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Astonishing record of Patrick Leeper reignites controversy trailing size of prosthetics in sports

Patrick Leeper claimed a silver medal behind Oscar Pistorius in the 400m T43 category at the 2012 Paralympic Games. (Photo: Getty Images/CNN)
by Gianni Merlo, La Gazzetta dello Sport, AIPS President

LAUSANNE, June 11, 2018 - Patrick "Blake" Leeper, amputated under his knees after being born with a physical malformation similar to that of Oscar Pistorius, is making the world marvel with performances that go beyond the imaginable, and there has already been a fierce controversy after he recorded a time of 44.42 seconds in the 400 meters a few days ago, during the Odlizila meeting in Prague.

OSCAR, THE BEGINNING - In 2007, Pistorius had opened up a path, going against the tide, and had eventually managed to win his battle to be considered ‘normal', despite the steel prosthesis that he carried. Some athletics purists did not accept the decision of the TAS, which established that Oscar had the right to run with able-bodied.

Pistorius was stubborn, determined and so he opened a door for all athletes with problems similar to his. He became an ambassador of a new normality. We wrote a book about his life with him before the 2008 Beijing Olympics. Every page was almost a hymn to optimism, to normality.

He really wanted to help others. He wanted to help those in Africa who crawled in the dust because their legs had been crushed by a bomb or a malignant disease, to have prosthetics, and then stand up and have a dignified life.

Then Oscar saw hell with his girlfriend's murder and is now in jail. A burnt life.

PATRICK - The result obtained by Patrick has reignited a controversy because from the video analysis of the Prague competition, the advantage offered by prostheses, compared to able-bodied, is evident. He changes gear at the entrance of the second curve and then on the arrival straight he does not suffer any yielding to the human effort.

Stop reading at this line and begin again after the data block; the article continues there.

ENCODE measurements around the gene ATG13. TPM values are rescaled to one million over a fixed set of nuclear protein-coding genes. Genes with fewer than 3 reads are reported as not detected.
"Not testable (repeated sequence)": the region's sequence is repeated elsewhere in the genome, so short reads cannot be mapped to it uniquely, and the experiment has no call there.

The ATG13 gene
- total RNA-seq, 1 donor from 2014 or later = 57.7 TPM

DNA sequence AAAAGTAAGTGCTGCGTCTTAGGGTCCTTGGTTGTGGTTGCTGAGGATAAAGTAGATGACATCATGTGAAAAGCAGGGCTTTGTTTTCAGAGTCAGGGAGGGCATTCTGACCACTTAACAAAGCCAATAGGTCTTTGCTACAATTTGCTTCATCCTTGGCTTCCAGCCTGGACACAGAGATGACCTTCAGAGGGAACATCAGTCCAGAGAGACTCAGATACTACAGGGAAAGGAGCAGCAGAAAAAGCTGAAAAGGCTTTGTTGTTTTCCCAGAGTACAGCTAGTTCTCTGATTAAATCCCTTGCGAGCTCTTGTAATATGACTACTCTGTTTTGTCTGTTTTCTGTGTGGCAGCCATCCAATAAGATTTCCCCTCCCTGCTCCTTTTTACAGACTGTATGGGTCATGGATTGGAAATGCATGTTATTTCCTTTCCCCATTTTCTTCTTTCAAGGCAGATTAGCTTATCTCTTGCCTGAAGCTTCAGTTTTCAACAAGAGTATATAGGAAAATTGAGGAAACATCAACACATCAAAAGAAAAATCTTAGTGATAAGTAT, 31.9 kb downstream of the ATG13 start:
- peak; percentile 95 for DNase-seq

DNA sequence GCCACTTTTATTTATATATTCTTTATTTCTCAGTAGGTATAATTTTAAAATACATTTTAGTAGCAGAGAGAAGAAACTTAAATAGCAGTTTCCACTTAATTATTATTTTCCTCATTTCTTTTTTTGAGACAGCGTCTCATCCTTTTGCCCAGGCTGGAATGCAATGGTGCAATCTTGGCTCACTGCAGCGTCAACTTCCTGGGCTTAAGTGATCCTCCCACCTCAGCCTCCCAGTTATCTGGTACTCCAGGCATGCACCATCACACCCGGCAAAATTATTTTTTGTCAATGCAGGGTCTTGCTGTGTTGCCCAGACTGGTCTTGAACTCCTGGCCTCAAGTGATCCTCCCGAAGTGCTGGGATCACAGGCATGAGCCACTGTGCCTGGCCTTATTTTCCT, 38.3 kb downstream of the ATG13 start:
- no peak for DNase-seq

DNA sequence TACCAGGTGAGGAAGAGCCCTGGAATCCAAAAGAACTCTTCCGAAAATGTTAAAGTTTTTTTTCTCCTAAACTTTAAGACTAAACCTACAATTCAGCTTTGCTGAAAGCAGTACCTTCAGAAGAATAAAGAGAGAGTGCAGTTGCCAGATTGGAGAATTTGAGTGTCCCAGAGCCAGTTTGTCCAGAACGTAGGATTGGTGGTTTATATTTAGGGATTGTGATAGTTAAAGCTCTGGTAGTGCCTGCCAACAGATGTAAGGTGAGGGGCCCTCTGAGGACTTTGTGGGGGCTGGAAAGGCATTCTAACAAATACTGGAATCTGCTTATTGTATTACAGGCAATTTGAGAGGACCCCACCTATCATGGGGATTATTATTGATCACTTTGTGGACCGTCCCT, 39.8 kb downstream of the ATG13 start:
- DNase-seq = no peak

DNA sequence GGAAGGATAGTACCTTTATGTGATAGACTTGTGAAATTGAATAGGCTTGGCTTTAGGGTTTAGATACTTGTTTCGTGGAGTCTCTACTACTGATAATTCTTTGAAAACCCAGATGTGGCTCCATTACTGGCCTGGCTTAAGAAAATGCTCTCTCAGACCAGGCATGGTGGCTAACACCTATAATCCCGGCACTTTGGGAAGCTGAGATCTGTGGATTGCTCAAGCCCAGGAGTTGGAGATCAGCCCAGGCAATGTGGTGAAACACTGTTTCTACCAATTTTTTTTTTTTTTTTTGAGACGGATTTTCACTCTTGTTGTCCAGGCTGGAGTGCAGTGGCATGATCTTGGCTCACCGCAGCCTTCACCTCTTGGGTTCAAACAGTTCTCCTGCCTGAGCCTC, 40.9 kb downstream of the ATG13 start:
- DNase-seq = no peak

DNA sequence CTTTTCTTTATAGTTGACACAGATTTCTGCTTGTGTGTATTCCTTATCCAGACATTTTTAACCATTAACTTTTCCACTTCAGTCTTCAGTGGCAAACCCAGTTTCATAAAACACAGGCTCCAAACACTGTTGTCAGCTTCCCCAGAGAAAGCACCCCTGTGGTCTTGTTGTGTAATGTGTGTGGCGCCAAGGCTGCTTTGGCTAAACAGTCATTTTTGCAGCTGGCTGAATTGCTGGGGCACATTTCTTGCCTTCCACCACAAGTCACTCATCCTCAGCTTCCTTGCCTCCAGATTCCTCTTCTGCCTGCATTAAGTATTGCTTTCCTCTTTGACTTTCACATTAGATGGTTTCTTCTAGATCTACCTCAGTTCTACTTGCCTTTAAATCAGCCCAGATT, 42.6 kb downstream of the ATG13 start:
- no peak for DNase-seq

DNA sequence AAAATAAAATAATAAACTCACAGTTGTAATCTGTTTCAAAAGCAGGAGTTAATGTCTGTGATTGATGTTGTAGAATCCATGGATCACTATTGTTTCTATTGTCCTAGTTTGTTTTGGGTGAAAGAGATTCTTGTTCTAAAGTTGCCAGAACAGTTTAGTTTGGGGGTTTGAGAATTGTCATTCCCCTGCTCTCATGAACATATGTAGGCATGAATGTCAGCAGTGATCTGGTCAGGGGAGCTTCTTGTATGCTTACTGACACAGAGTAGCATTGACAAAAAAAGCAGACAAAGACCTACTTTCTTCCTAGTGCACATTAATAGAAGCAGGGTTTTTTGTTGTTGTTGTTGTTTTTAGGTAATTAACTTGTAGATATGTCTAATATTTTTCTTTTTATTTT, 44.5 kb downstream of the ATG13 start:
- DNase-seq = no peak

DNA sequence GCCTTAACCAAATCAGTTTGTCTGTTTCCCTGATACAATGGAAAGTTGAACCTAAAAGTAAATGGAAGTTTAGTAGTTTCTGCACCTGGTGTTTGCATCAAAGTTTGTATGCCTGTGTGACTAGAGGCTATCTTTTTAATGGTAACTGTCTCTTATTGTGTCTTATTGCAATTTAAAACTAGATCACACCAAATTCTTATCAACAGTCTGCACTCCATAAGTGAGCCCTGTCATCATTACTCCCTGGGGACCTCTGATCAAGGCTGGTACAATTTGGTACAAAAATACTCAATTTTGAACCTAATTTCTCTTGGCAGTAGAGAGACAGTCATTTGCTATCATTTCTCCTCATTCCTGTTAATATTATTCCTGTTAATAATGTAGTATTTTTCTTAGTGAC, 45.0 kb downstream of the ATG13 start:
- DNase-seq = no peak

Those that were against the inclusion of Pistorius among the able-bodied are now more lively than ever and it is not easy to blame them.

Some say that the new prostheses in use - longer than those used in the past - have a greater spring effect and therefore offer illegal help.

Then there are those who say that prosthetics should be measured before and after the race to remain in the legal parameters, but this would complicate the lives of the organisers and federations, which should hire certified technicians…

COMPLICATED - This is not a problem with an easy solution, because while the human rights aspect prevails in defending the aspirations of amputee athletes marked by a bitter fate, this, at the same time, should not damage the rights of others, the able-bodied.

It is a matter that should be cleared immediately to avoid the poisonous comments, which are likely to kill the dreams of those who find in sports a real revenge on fate.
Patrick Leeper is a great athlete, this is beyond discussion. He is an example. It only needs to be verified if the prostheses he uses does not end up making his engine too powerful, which goes beyond the limits set so far. There is no witch hunt to be done, but to analyse thoroughly the problem once again, in depth, because sport has to unite not to divide.
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